The European Parliament is expected to approve a resolution on Kosovo-Serbia relations

The European Parliament is expected to approve a resolution on Kosovo-Serbia

The European Parliament (EP) is expected to adopt an extraordinary resolution on relations between Kosovo and Serbia later this month, following the attack by an armed Serb group on the Kosovo Police in the north of the country on September 24, the Croatian MP announced on Monday. , Tonino Picula.

The request for this resolution was made by Picula himself, regarding the relations between the two neighboring countries and the security situation in the north of Kosovo after the attack.

Picula said that he received the necessary majority for his proposal and that this resolution will be discussed in the second plenary session during this month.

"We condemn the recent aggression of armed terrorists against the Kosovo police officer. All the facts about this attack must be clarified and those responsible must face justice", said Picula.

The Kosovo Police was attacked by an armed Serb group in the village of Banjské, in the municipality of Zveçan on September 24, where Sergeant Afrim Bunjaku was killed. The attackers took refuge in the village monastery, after having ambushed a police patrol, from where they continued the confrontation with the police, and as a result three of them were killed.

The Kosovar police arrested and detained three attackers, as well as found an extraordinary arsenal of weapons at the scene after the attack.

Serbia has denied Kosovo's accusations that it was involved in this attack, described as a terrorist attack by the Kosovar authorities.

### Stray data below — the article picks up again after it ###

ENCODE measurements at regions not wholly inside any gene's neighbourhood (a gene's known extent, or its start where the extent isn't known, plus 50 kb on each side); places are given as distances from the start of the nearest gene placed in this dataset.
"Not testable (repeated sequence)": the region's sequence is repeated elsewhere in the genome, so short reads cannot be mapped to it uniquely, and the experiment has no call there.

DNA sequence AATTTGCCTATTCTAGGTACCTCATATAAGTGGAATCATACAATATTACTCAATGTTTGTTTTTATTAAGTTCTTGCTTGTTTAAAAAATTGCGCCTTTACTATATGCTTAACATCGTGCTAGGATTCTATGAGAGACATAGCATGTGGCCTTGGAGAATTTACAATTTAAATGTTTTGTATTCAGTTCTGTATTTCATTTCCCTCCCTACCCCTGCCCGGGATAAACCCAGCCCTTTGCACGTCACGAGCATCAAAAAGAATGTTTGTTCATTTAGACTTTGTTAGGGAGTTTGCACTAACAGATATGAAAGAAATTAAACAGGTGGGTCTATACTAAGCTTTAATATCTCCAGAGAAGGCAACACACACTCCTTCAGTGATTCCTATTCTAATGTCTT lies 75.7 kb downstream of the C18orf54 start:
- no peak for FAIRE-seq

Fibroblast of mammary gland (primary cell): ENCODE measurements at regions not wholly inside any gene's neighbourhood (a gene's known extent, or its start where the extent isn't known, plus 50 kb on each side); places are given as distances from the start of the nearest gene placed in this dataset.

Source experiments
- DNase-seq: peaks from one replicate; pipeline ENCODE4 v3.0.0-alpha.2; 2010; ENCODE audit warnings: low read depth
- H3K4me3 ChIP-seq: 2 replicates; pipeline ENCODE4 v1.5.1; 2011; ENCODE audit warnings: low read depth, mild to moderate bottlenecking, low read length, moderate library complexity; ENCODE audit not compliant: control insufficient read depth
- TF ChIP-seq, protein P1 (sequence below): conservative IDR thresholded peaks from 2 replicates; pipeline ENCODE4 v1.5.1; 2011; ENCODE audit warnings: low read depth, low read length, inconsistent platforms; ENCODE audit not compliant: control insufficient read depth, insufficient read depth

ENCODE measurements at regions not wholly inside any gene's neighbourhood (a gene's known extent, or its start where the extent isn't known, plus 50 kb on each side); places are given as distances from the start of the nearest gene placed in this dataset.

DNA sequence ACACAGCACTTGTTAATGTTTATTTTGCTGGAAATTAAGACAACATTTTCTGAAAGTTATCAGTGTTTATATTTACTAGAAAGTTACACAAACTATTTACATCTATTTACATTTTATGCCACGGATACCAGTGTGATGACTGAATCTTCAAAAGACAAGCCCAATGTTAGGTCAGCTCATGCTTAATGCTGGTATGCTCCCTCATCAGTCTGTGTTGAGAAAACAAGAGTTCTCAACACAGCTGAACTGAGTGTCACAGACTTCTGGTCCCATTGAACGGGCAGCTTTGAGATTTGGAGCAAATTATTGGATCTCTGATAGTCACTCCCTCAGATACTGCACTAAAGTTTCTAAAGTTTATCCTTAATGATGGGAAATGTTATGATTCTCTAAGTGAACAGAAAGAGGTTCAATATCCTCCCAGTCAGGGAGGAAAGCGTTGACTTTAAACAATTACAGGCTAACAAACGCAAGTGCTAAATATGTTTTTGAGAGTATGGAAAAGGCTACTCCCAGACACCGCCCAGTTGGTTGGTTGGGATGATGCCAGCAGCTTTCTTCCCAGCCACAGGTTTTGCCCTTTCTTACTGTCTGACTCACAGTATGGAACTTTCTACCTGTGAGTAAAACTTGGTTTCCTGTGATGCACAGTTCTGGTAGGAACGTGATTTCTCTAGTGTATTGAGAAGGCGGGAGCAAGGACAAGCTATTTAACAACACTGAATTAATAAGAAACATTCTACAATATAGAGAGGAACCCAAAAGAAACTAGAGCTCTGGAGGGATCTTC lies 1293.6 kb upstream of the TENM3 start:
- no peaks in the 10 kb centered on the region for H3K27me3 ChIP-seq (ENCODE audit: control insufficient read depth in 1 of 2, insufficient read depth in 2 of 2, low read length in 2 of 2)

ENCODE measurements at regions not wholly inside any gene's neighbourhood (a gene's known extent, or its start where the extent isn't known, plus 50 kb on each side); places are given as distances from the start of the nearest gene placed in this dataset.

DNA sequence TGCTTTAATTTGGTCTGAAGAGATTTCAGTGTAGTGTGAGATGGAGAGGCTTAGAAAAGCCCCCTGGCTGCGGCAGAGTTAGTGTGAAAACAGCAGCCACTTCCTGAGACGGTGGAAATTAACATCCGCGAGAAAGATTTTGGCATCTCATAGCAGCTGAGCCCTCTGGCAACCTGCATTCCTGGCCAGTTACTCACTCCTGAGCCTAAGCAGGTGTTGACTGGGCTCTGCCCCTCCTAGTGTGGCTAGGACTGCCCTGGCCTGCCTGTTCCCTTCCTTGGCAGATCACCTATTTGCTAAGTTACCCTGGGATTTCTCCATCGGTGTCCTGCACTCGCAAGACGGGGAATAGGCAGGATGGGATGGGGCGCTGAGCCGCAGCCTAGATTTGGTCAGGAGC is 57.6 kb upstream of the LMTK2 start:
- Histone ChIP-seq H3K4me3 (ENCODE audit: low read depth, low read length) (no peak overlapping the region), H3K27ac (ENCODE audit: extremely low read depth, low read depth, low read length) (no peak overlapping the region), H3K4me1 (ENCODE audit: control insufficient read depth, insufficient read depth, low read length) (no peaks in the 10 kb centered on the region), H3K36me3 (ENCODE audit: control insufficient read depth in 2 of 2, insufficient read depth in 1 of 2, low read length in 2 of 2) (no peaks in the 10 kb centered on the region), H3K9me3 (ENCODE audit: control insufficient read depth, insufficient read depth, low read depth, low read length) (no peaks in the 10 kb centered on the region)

The relations between Kosovo and Serbia, the progress of the dialogue and tensions in the north, will be discussed on Tuesday, October 3, in a plenary session of the European Parliament.

Five days after the attack , Millan Radoiçiqi took responsibility for this attack, and resigned from the post of vice president of Lista Serbe - the largest party of Serbs in Kosovo, which has the support of the Serbian Government.

The attack in the north came about two weeks after Kurti and Vuçiqi failed to reach an agreement on normalizing relations during the high-level dialogue meeting brokered by the European Union on September 14 in Brussels.

Prishtina believes that it should be mutual recognition, while Belgrade insists on a compromise solution.

Serbia does not recognize the independence of Kosovo, declared in 2008, and has the support of allies Russia and China against it for this./rel

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